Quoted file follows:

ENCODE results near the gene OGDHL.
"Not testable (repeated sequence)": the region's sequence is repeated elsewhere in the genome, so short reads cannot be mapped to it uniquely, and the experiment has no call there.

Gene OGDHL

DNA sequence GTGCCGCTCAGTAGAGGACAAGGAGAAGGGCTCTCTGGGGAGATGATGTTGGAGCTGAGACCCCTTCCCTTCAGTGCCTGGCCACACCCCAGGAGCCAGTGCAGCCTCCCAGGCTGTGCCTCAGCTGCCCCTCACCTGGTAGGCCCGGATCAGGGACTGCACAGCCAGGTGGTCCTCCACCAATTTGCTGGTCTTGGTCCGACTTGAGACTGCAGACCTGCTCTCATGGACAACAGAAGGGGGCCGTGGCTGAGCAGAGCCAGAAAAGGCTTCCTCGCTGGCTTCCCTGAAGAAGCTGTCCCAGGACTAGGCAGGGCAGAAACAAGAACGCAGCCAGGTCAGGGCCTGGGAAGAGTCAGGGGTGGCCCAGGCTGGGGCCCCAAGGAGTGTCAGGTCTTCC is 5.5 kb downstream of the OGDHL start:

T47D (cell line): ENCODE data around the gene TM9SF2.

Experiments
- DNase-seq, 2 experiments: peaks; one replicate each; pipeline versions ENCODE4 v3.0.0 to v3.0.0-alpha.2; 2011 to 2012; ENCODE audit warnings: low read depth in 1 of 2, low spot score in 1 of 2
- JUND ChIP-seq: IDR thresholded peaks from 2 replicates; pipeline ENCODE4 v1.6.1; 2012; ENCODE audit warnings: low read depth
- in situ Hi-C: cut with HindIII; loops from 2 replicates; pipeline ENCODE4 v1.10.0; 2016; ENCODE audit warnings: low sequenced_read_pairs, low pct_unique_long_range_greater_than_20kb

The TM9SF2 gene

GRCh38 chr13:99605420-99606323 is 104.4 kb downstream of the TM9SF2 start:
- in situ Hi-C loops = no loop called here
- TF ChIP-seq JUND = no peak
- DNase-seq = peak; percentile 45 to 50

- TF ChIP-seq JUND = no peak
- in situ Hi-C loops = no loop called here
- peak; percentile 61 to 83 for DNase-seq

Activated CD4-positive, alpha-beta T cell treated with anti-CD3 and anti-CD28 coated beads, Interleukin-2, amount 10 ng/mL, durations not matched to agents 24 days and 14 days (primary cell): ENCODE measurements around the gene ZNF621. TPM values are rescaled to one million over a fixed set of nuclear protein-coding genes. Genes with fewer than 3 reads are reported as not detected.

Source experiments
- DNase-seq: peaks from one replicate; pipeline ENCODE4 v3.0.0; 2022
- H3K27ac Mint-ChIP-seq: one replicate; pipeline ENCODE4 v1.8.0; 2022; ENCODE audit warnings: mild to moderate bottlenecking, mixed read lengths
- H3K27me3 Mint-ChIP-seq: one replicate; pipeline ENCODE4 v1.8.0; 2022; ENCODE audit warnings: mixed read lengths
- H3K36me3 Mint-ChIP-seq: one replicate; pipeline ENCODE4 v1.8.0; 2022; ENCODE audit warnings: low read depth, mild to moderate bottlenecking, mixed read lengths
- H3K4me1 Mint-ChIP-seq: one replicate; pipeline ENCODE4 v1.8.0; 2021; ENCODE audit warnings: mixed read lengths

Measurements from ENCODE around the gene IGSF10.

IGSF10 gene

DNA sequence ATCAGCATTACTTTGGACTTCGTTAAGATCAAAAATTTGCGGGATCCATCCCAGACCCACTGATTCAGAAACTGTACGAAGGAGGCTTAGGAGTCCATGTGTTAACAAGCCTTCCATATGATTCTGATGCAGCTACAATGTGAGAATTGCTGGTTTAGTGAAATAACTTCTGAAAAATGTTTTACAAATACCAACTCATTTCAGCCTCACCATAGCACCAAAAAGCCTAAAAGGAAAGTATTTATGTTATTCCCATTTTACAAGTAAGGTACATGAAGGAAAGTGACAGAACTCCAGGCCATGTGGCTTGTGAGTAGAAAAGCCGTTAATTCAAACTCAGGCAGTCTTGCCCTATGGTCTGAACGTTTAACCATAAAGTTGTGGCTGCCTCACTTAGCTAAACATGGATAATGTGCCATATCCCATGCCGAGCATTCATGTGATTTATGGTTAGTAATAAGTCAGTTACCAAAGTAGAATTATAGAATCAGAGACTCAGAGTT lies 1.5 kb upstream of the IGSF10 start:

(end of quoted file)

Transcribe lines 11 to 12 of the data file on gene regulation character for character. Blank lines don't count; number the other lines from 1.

GRCh38 chr13:99605420-99606323 is 104.4 kb downstream of the TM9SF2 start:
- in situ Hi-C loops = no loop called here